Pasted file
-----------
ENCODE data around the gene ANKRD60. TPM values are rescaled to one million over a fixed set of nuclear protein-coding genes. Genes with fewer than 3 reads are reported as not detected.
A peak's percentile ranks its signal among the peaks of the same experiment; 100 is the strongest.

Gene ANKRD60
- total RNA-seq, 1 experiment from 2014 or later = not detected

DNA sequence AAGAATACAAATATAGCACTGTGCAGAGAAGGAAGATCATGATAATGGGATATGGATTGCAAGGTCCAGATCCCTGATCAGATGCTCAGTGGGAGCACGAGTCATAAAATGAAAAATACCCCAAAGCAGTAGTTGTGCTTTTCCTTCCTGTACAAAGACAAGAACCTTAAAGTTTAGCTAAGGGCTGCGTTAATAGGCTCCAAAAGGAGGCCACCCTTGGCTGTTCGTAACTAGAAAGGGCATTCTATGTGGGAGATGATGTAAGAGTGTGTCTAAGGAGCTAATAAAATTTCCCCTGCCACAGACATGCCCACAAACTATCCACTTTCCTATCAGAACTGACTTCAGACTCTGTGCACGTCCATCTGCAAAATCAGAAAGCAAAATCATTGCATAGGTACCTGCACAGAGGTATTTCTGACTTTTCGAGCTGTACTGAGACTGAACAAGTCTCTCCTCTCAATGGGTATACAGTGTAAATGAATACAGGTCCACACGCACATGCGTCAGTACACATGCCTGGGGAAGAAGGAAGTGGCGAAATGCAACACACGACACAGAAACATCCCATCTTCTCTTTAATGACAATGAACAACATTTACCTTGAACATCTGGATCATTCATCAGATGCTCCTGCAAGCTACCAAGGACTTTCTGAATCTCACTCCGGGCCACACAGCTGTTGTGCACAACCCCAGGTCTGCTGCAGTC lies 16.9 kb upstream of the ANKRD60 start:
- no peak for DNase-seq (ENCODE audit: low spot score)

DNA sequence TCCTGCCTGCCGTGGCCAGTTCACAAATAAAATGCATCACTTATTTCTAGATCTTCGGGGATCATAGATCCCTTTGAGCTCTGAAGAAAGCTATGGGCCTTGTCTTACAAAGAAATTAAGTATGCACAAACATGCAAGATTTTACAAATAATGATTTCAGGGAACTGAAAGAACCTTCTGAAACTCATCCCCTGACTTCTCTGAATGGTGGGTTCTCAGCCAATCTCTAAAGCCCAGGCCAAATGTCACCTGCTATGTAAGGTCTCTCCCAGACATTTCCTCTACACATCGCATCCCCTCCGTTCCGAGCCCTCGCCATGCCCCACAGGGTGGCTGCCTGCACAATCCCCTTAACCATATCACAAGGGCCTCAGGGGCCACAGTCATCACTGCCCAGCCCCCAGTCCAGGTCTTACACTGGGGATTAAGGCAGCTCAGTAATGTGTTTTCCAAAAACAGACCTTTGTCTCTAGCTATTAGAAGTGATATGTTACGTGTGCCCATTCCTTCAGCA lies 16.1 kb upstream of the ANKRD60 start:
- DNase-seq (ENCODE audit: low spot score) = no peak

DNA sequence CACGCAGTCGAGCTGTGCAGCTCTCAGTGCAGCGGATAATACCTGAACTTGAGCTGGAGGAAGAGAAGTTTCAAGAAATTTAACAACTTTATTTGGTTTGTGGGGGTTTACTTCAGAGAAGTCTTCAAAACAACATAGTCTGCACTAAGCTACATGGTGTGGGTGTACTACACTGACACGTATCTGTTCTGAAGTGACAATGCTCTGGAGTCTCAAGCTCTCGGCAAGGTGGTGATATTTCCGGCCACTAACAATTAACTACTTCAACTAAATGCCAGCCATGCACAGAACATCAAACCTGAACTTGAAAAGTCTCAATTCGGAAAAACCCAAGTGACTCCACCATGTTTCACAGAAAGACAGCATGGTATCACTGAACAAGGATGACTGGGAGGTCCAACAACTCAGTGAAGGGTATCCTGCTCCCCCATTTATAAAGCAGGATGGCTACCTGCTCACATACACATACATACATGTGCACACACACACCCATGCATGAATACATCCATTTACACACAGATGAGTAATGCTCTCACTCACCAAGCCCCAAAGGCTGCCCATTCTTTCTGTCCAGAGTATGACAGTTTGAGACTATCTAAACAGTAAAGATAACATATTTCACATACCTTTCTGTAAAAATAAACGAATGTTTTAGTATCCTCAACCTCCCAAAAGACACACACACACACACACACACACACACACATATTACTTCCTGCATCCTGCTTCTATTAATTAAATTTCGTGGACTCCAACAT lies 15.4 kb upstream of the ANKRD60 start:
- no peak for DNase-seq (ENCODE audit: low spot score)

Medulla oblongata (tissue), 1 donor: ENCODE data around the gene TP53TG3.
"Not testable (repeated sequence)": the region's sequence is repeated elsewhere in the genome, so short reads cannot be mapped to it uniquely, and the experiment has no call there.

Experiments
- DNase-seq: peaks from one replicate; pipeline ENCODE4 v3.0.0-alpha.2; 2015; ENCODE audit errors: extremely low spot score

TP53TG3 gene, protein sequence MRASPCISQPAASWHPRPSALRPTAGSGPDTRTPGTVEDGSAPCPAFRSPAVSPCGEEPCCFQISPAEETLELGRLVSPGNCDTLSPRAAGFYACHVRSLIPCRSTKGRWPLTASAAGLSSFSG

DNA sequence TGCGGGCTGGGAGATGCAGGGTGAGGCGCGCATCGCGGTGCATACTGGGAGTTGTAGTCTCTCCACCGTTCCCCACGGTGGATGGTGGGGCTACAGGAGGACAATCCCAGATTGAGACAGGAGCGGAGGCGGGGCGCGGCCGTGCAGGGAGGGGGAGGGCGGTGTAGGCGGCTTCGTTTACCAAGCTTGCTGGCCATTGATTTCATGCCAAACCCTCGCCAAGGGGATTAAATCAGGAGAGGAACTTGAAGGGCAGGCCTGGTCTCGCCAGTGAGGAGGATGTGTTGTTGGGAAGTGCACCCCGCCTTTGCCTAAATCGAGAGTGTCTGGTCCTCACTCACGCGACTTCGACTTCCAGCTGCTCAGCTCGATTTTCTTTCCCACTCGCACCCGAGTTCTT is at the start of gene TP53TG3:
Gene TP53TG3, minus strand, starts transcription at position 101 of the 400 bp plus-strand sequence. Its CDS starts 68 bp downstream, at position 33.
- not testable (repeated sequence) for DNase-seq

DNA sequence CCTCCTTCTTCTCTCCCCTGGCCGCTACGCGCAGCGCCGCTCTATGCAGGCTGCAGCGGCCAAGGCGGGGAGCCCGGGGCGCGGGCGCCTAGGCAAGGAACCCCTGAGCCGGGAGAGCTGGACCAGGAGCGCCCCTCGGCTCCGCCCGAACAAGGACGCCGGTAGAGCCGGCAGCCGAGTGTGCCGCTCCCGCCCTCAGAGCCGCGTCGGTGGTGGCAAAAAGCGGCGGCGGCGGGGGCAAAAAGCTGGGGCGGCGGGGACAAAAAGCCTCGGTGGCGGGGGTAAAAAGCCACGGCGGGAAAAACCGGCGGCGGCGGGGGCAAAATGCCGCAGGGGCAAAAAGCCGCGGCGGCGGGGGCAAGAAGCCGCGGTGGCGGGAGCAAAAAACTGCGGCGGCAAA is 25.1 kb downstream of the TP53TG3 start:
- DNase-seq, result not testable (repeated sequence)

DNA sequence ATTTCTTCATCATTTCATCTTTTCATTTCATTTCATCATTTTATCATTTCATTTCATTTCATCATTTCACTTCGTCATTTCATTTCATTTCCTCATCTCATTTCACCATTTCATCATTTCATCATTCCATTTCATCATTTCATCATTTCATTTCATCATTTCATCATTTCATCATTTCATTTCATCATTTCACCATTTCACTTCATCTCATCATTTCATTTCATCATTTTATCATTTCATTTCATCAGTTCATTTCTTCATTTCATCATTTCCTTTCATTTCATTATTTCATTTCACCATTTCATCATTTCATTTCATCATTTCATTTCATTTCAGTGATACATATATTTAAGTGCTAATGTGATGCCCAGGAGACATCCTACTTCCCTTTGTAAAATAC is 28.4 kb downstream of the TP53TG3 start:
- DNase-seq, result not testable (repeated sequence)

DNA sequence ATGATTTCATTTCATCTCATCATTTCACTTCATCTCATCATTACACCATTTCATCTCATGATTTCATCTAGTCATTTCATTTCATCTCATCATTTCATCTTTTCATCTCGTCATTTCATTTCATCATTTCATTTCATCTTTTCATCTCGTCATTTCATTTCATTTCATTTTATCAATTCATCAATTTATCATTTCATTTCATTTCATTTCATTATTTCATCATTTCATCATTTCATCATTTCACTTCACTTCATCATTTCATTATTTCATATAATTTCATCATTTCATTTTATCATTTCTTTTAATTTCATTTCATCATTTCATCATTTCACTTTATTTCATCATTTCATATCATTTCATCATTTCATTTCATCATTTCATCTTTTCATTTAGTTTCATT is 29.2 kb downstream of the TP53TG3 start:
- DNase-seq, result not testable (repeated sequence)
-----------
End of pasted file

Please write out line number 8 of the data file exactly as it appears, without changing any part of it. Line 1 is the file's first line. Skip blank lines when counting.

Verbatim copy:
- DNase-seq (ENCODE audit: low spot score) = no peak